Before Cruise heads to space, he'll finish production on the next two "Mission: Impossible" movies.

Why Japan is emerging as NASA's most important space partner

Conceptual art of JAXA's proposed lunar rover with Toyota. TOYOTA/JAXA
Conceptual art of JAXA's proposed lunar rover with Toyota. TOYOTA/JAXA

The first time the US went to the moon, it put down an estimated $283 billion to do it alone. That's not the case with Artemis, the new NASA program to send humans back. Although it's a US-led initiative, Artemis is meant to be a much more collaborative effort than Apollo. Japan is quickly emerging as one of the most important partners for this program-perhaps the most important.

Although NASA has teased for quite some time the idea of a pretty ambitious role for Japan in Artemis, that talk finally became real on July 9, when the two countries signed a formal agreement regarding further collaboration in human exploration. It gives NASA a much-needed partner for Artemis-without which the agency would find it much more difficult to meet the long-term goals of establishing a sustainable permanent presence on the moon.

The US-Japanese space relationship goes back a long time, says John Logsdon, a space policy expert at George Washington University: "Japan has been basically our best international partner over the last 40-plus years." It may have declined to work on the space shuttle program in the 1970s, but it reversed course in the early 1980s and signed on with the International Space Station program.

Since then, Japan's space capabilities have progressed rapidly. The country found a reliable launch vehicle in the H-IIA rocket, built by Mitsubishi, and JAXA, its space agency, has found success in a number of high-profile science missions, like HALCA (the first space-based mission for very long baseline interferometry, in which multiple telescopes are used simultaneously to study astronomical objects), Hayabusa (the first asteroid sample return mission), the lunar probe SELENE, IKAROS (the first successful demonstration of solar sail technology in interplanetary space), and Hayabusa2 (expected to return to Earth with samples from the asteroid Ryugu in December). Since 1990, 12 Japanese astronauts have been in space.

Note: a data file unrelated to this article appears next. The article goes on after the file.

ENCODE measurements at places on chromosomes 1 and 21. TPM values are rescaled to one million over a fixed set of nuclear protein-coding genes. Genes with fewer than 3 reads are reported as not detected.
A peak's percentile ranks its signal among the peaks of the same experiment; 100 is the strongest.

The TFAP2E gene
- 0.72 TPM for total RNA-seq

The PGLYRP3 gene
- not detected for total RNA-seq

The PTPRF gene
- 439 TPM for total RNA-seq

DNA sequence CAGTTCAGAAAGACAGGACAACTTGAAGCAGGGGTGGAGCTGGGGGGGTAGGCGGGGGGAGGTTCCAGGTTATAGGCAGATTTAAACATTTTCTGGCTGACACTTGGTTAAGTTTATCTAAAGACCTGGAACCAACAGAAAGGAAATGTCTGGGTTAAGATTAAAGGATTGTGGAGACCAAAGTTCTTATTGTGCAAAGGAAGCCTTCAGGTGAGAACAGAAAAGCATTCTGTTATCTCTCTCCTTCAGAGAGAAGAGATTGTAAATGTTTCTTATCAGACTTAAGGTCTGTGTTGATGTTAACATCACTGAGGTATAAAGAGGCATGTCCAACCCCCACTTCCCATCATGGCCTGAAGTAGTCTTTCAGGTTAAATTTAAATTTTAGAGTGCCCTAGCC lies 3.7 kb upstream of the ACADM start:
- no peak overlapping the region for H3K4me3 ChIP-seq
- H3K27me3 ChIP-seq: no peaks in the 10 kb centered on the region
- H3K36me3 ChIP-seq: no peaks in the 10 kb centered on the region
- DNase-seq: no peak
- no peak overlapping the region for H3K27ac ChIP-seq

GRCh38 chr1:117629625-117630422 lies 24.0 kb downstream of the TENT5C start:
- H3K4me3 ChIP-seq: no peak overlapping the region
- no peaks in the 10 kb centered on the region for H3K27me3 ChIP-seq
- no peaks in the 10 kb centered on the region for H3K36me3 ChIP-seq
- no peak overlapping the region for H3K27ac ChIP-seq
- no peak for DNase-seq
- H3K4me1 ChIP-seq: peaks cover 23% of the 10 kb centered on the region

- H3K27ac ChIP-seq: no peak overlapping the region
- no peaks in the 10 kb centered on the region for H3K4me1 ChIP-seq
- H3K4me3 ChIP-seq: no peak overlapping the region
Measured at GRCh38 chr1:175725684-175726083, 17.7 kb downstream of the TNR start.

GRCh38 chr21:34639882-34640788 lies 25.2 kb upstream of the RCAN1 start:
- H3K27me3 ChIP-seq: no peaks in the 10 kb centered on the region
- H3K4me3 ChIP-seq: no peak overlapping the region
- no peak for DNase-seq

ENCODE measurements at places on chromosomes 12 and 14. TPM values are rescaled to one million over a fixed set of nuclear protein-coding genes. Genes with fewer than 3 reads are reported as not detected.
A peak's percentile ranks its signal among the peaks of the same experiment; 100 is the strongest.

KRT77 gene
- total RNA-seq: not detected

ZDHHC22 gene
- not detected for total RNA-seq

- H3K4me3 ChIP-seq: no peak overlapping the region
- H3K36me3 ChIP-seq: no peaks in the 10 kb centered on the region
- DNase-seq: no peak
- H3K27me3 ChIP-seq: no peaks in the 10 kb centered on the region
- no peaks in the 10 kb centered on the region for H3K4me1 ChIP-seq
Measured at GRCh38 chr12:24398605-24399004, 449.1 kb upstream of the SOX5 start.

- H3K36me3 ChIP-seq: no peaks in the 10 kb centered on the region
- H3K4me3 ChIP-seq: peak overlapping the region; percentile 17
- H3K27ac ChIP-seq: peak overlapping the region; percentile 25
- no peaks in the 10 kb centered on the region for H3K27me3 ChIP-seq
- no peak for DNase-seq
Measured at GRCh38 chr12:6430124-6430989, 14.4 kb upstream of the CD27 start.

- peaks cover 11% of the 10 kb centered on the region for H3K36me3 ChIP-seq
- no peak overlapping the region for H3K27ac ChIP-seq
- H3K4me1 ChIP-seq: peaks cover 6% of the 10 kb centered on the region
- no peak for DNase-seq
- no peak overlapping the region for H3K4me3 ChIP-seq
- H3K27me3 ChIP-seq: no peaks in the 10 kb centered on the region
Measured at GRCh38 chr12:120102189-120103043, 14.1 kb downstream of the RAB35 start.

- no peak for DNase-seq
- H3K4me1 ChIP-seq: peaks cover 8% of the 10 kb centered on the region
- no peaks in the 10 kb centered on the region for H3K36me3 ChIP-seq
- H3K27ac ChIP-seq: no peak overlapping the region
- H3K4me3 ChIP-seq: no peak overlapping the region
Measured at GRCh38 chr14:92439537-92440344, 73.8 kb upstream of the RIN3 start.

So the country has a spaceflight pedigree superior to that of most other American allies, and is more than capable of building and deploying the types of spaceflight technologies that could push a lunar exploration program forward (NASA, after all, is working on an Artemis budget that is much slimmer than Apollo's). In return, Japan gets to participate in a major human exploration program and likely send its own astronauts to the moon via NASA missions, without having to pay for and develop a lunar mission of its own.

What exactly will Japan do for Artemis? 

Specific details about the new agreement were not released, but we already know the country is sending a couple of science payloads on Artemis 1 (an uncrewed mission around the moon) and Artemis 2 (crewed, but only a flyby). Back in January, Yoshikazu Shoji, the director of international relations and research at JAXA, told the public that JAXA wanted to help in the development of Gateway, NASA's upcoming lunar space station that will facilitate deep space exploration. JAXA could contribute to the Habitation and Logistics Outpost (HALO) module, developing life support and power elements, said Shoji. It can also help in delivering cargo, supplies, and parts to Gateway as it's being built, through its upcoming HTV-X spaceflight vehicle (the successor to the current HTV that supports the ISS).

The biggest thing Japan might contribute, however, is a pressurized lunar rover that astronauts could use to cruise around the moon. Last week, Mark Kirasich, acting director of NASA's Advanced Exploration Systems, unveiled some of NASA's plans for Artemis, outlining specific proposals for the agency to work with JAXA and its commercial partner, Toyota, to build out this RV-like vehicle for astronauts to use in some of the later lunar missions. Japan's strong auto industry means the country already has expertise in developing technologies like this, Kirasich said. JAXA and Toyota would like to have this platform ready for launch by 2029.

It also gives the US a trusted ally that can act as a bulwark against another burgeoning space power in the region: China. According to Kaitlyn Johnson, an aerospace security expert at the Center for Strategic & International Studies, Japan can provide more regional stability that offsets China's influence, both in space and in related technology sectors like defense. While the civilian and defense sides of the US space program are almost completely split from one another, that's not so much the case in countries like Japan. "There's a lot of technological sharing between agencies within other countries," she says. It's likely that work on Artemis will fill some basic knowledge gaps in space defense for Japan too, such as how to identify a stalking satellite.

The relationship between the two countries in space, says Johnson, is similar to what we see for intelligence sharing among the Five Eyes nations (the US, Australia, Canada, New Zealand, and the UK). "That relationship has extended beyond intelligence into a lot of areas in national security, including space," she says. "We're seeing Japan get the similar trusted-ally treatment."